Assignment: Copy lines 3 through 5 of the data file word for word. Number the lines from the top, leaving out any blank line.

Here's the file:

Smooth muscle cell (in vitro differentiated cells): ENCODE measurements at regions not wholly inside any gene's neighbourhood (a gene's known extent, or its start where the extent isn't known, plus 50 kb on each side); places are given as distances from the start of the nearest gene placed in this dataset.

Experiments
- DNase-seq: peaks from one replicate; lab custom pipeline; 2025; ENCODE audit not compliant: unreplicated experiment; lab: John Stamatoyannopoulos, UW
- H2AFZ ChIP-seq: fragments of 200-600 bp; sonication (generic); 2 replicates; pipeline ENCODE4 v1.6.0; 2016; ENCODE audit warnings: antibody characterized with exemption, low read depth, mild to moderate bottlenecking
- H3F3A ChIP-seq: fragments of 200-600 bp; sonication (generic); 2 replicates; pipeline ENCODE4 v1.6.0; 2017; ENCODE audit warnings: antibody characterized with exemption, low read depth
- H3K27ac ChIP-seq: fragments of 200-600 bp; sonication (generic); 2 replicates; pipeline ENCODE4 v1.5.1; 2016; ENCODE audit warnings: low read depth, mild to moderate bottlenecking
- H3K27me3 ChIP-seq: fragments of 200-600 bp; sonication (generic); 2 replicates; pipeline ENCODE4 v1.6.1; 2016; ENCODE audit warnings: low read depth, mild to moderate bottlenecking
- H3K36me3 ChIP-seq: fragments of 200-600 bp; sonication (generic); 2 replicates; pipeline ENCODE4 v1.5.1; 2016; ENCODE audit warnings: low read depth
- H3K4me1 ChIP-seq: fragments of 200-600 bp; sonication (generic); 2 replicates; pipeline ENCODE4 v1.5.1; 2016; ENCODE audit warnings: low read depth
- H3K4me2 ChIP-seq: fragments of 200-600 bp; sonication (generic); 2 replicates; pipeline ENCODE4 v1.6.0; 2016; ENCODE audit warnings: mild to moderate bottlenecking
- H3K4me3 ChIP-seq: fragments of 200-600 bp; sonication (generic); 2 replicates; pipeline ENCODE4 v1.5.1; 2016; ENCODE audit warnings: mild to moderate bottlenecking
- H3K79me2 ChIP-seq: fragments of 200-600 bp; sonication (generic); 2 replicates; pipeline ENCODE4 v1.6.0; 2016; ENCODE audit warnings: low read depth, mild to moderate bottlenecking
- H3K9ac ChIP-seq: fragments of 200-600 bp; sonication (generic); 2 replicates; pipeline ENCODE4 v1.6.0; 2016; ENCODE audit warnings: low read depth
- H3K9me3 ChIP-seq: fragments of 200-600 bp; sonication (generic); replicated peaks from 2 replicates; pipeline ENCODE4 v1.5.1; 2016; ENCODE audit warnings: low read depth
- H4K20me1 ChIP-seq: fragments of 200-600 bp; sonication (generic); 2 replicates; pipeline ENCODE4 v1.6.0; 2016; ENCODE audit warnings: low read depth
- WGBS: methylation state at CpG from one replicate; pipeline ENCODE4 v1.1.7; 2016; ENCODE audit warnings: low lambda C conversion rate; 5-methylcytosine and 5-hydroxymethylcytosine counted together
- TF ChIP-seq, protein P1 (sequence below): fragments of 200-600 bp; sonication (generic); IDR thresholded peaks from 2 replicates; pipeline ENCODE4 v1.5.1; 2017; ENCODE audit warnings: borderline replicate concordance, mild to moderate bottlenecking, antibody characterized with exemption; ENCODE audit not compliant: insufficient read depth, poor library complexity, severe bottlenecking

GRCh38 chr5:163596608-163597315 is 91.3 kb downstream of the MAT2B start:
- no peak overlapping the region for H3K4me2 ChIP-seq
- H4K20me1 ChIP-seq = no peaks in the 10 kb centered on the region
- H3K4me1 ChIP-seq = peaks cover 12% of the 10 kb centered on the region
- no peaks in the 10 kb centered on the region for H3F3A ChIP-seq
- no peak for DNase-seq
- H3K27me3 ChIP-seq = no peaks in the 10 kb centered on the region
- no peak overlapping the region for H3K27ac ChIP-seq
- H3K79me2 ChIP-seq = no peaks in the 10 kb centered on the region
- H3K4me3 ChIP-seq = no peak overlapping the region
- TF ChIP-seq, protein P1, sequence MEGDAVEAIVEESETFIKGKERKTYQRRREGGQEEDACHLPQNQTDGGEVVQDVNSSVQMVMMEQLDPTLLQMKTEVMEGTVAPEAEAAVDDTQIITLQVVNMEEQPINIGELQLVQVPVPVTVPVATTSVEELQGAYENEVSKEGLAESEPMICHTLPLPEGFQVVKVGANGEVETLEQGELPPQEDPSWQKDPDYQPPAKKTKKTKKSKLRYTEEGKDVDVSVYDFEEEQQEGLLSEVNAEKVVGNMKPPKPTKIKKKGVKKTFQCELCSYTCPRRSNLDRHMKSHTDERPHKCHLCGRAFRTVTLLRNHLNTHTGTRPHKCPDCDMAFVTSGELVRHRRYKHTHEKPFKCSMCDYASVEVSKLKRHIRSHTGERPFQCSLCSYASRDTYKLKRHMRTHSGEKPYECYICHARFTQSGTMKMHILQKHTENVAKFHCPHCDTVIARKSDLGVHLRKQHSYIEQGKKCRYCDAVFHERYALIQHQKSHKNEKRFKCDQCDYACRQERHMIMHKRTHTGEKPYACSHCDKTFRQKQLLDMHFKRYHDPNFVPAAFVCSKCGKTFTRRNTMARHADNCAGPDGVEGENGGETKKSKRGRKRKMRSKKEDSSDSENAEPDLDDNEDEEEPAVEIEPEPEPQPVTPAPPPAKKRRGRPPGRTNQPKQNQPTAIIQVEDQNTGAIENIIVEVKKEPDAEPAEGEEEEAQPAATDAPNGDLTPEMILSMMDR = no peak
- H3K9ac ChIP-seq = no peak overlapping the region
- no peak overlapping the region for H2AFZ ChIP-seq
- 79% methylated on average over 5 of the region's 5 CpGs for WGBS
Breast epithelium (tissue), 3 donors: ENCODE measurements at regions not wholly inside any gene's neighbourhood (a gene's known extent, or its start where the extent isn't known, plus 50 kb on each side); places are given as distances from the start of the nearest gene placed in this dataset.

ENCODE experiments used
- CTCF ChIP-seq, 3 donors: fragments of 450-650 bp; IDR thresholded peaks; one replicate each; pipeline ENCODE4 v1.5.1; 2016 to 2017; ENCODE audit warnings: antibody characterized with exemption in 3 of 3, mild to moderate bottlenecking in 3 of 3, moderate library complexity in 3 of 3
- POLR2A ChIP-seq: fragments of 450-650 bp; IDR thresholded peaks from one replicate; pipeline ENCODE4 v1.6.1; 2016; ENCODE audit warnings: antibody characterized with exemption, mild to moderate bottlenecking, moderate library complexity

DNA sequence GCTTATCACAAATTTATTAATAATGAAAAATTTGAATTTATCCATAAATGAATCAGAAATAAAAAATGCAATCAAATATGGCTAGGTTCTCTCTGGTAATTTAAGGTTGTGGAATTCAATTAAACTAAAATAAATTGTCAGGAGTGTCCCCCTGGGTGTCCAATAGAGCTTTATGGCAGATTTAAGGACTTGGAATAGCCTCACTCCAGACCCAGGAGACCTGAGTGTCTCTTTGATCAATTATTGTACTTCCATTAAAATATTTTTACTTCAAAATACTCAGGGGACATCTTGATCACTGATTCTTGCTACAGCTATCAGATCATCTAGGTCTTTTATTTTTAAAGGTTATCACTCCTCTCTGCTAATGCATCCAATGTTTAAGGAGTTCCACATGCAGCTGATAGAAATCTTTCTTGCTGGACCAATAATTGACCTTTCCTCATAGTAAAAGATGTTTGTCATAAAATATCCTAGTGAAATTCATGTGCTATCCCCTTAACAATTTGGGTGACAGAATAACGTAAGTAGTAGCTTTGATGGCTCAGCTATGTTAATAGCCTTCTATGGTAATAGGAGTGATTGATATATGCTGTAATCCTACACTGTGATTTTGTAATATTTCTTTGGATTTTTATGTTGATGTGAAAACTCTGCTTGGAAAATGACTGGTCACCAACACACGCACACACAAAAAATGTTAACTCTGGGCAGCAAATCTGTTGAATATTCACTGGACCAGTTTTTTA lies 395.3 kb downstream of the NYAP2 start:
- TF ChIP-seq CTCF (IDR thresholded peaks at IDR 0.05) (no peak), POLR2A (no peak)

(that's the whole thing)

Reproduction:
- DNase-seq: peaks from one replicate; lab custom pipeline; 2025; ENCODE audit not compliant: unreplicated experiment; lab: John Stamatoyannopoulos, UW
- H2AFZ ChIP-seq: fragments of 200-600 bp; sonication (generic); 2 replicates; pipeline ENCODE4 v1.6.0; 2016; ENCODE audit warnings: antibody characterized with exemption, low read depth, mild to moderate bottlenecking
- H3F3A ChIP-seq: fragments of 200-600 bp; sonication (generic); 2 replicates; pipeline ENCODE4 v1.6.0; 2017; ENCODE audit warnings: antibody characterized with exemption, low read depth